Choctaw Association churches pray for people at 14-foot cross

Choctaw Association churches pray for people at 14-foot cross

By Grace Thornton
The Alabama Baptist

Six years ago Terry Long felt God asking him to do something out of his comfort zone.

“I had been praying that God would use me to spark a revival,” he said.

A bivocational pastor in Mississippi at the time, Long decided to put up a cross at a busy intersection in his county, and for 100 days straight he prayed at the cross all day.

“God had confirmed it was about Him and not about me,” he said. “I was terrified. But people came from everywhere.”
When word got around that a guy was praying for people at this cross, people pulled off the road all day long to ask for prayer, Long said. He would pray for them, write down their prayer requests and have them nail them to the cross.

Moving stories

And he would ask them if they knew Jesus.

“I saw Book-of-Acts type conversions,” Long said. In that 100-day period more than 1,500 people came to the cross to share their prayer requests, and around 30 put their faith in Christ for the first time.

“Every single story is a moving story,” he said. “It’s not about me — it’s about the cross. The cross is the message.”

And when Long, now associational missions director for Choctaw Baptist Association, preaches revivals, he tells those stories of the 100 days at the cross.

“So a few churches around here know those stories,” he said.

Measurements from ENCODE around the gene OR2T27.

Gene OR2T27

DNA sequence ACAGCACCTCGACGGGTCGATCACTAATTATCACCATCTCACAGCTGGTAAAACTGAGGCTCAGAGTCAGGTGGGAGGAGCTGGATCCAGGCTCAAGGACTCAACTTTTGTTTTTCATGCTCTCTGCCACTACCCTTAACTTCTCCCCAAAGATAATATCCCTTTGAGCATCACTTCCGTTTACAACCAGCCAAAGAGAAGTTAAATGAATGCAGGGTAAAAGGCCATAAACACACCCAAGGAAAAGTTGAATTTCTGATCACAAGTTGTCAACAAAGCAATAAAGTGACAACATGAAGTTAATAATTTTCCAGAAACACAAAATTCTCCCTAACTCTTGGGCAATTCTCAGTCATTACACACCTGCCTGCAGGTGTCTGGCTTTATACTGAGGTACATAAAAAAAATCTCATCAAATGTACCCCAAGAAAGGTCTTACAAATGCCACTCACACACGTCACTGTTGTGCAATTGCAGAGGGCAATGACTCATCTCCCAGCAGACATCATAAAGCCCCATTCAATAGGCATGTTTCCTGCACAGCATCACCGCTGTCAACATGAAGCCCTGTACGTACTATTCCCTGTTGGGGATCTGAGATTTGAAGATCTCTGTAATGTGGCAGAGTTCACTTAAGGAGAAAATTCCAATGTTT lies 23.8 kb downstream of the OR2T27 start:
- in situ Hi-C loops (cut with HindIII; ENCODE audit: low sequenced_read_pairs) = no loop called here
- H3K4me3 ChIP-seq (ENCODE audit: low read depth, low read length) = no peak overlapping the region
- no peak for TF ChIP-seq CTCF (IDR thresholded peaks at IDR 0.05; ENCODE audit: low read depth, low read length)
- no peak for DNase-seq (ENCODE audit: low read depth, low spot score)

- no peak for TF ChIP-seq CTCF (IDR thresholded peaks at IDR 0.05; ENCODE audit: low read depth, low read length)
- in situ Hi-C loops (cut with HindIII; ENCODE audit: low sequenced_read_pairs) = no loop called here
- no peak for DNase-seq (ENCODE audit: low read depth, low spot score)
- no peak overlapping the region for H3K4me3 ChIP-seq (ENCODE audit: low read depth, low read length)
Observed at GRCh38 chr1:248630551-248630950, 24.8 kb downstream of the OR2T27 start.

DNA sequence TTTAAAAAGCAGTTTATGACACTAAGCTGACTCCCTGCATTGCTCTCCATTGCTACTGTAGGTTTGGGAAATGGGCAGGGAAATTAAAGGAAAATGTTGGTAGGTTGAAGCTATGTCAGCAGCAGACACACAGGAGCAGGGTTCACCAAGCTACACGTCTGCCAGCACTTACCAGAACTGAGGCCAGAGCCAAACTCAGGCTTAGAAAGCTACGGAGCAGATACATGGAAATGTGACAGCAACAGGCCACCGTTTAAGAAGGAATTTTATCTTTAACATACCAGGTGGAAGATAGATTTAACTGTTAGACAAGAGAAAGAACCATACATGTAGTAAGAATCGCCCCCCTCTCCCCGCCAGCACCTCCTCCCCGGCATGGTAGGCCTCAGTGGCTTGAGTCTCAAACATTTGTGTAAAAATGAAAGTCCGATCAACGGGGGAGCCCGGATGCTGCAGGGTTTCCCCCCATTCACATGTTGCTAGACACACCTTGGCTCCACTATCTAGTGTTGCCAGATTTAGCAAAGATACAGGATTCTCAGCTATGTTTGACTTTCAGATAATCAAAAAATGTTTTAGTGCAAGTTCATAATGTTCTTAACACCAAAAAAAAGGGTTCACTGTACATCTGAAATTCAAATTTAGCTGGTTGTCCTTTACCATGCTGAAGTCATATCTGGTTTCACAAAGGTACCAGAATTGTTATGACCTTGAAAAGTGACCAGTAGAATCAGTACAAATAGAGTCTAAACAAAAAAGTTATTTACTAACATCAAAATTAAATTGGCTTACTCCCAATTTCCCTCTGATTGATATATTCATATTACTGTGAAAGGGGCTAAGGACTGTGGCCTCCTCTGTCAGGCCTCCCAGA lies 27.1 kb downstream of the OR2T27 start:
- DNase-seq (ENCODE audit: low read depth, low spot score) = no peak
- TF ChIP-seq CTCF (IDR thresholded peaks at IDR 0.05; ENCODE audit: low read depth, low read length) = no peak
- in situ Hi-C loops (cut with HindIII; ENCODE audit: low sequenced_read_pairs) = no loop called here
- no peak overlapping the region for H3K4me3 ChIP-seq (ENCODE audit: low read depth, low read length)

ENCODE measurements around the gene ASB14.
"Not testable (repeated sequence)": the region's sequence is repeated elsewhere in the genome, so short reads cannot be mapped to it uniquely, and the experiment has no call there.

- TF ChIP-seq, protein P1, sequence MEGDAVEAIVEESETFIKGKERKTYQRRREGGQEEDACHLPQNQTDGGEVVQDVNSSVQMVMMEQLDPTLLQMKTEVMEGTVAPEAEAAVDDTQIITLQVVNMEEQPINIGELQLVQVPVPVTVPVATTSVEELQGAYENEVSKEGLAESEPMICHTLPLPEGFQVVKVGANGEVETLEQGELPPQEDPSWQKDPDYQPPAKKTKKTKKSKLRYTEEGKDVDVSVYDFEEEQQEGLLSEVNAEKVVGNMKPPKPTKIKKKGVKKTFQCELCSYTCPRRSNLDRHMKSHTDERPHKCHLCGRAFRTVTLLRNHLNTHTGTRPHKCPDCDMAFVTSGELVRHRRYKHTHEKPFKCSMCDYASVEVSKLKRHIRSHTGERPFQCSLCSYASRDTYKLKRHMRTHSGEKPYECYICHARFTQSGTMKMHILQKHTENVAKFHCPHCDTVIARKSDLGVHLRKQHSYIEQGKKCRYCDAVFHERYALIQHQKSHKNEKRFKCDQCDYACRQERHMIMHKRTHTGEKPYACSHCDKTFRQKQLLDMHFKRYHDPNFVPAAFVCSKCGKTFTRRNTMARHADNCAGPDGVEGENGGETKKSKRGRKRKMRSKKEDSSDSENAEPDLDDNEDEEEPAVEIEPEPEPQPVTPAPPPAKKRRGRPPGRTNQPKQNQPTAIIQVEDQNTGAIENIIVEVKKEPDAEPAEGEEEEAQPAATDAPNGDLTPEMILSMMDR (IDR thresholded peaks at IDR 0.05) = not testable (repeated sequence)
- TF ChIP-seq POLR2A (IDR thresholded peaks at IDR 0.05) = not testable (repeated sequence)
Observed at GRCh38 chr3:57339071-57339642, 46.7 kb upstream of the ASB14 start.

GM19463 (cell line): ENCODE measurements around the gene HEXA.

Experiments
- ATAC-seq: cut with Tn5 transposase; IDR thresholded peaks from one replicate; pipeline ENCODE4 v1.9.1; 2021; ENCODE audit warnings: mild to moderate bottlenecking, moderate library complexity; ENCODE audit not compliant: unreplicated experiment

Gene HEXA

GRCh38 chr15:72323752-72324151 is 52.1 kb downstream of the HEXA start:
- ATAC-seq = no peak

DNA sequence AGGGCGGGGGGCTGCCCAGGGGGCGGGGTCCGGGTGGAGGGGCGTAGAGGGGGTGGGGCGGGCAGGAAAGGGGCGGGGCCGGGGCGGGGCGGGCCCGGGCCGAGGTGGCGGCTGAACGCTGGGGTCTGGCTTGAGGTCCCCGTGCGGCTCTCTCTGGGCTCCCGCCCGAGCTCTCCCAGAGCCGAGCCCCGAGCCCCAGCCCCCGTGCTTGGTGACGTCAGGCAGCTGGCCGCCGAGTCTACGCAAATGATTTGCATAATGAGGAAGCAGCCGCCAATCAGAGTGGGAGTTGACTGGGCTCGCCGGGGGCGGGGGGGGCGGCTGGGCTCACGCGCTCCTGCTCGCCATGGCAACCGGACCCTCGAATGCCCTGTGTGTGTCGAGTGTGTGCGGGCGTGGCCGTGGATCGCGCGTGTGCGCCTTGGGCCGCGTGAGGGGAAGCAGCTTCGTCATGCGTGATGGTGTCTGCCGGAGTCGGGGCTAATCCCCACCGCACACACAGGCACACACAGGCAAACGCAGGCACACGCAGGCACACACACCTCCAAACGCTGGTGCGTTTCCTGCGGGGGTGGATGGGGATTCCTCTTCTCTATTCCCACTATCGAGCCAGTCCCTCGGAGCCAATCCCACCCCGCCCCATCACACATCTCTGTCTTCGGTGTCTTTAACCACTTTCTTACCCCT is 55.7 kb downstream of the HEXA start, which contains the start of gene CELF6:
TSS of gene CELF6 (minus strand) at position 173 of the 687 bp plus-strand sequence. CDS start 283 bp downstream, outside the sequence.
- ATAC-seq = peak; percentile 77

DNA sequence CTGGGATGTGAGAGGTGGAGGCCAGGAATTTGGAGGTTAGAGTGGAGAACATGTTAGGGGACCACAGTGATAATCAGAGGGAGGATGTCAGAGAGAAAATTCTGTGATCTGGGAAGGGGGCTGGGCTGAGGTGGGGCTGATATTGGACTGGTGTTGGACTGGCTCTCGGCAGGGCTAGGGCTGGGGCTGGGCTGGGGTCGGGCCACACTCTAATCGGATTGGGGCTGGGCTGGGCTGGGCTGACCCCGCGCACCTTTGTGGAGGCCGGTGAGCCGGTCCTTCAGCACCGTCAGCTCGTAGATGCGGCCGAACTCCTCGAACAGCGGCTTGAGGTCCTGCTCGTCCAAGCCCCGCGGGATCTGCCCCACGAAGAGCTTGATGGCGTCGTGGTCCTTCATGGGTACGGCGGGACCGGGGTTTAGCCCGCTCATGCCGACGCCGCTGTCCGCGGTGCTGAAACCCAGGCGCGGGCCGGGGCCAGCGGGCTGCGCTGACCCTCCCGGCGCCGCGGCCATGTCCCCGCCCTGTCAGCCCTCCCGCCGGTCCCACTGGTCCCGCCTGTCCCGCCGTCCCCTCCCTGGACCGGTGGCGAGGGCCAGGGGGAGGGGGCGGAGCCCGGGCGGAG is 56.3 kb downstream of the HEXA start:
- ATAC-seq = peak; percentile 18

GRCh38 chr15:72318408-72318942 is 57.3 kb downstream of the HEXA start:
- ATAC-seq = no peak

And one of them — Tallawampa Baptist Church, Toxey — decided they wanted to try it too.

Under the leadership of Pastor Leon Ross they got permission from Piggly Wiggly in Butler to put a 14-foot cross on the highway just outside the store. For a week Tallawampa members manned the cross every day, praying for people as they came by to nail their requests to the cross.

“We had people come by who were contemplating suicide, who were homeless or were needing food,” Ross said.
But most of all, they heard requests from people whose families were hurting, he said. “Divorce, drugs, depression — the family is under attack, and people were praying for healing.”

‘Real blessing’

After Tallawampa’s week was over, two other churches each picked it up for a week — Calvary Baptist, Butler, and Lusk Baptist, Gilbertown. And even though no one is manning the cross now, it still stands with hammers and nails for people to take their prayer requests to the cross.

Ross said he and his wife often drive by it, make sure none of the requests have fallen off and take a few minutes to pray for the requests.

“It’s been a real blessing for us and a real opportunity for our church to see the needs in the community,” he said.
Long, who also serves as an evangelism strategist for the Alabama Baptist State Board of Missions, said he is “excited for them and their step of faith.”

“They had a lot of good response and touched a lot of lives,” he said.